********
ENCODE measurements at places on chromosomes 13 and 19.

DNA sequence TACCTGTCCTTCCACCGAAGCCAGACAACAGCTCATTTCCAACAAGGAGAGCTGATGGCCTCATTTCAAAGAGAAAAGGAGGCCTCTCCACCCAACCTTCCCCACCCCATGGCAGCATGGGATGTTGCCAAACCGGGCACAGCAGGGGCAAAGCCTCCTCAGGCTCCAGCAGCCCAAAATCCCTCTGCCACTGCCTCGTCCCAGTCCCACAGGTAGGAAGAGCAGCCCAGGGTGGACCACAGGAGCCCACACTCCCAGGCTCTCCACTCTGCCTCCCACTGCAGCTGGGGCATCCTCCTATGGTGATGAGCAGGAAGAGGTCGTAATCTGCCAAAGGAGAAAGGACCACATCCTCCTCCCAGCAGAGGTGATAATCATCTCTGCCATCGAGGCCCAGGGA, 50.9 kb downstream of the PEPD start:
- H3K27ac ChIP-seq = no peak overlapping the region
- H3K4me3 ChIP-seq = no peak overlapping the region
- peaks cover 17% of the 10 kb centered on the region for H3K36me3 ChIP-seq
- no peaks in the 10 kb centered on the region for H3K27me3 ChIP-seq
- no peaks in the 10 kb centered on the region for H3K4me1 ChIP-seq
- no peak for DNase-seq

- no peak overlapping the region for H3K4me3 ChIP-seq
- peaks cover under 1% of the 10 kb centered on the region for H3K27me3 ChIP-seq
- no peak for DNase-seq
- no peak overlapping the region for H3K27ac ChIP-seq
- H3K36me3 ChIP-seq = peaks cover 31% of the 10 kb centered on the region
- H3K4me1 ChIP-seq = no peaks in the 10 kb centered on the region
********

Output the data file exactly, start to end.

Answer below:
ENCODE measurements at places on chromosomes 13 and 19.

DNA sequence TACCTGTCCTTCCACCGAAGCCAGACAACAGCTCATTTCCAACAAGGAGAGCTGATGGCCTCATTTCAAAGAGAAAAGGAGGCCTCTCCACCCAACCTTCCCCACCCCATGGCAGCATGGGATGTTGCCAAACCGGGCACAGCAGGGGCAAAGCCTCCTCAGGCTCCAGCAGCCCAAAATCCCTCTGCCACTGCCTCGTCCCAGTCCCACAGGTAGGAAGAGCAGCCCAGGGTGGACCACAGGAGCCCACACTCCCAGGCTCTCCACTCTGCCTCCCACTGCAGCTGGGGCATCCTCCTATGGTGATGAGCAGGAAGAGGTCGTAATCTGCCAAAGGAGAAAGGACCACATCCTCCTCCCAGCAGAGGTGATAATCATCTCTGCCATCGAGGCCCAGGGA, 50.9 kb downstream of the PEPD start:
- H3K27ac ChIP-seq = no peak overlapping the region
- H3K4me3 ChIP-seq = no peak overlapping the region
- peaks cover 17% of the 10 kb centered on the region for H3K36me3 ChIP-seq
- no peaks in the 10 kb centered on the region for H3K27me3 ChIP-seq
- no peaks in the 10 kb centered on the region for H3K4me1 ChIP-seq
- no peak for DNase-seq

- no peak overlapping the region for H3K4me3 ChIP-seq
- peaks cover under 1% of the 10 kb centered on the region for H3K27me3 ChIP-seq
- no peak for DNase-seq
- no peak overlapping the region for H3K27ac ChIP-seq
- H3K36me3 ChIP-seq = peaks cover 31% of the 10 kb centered on the region
- H3K4me1 ChIP-seq = no peaks in the 10 kb centered on the region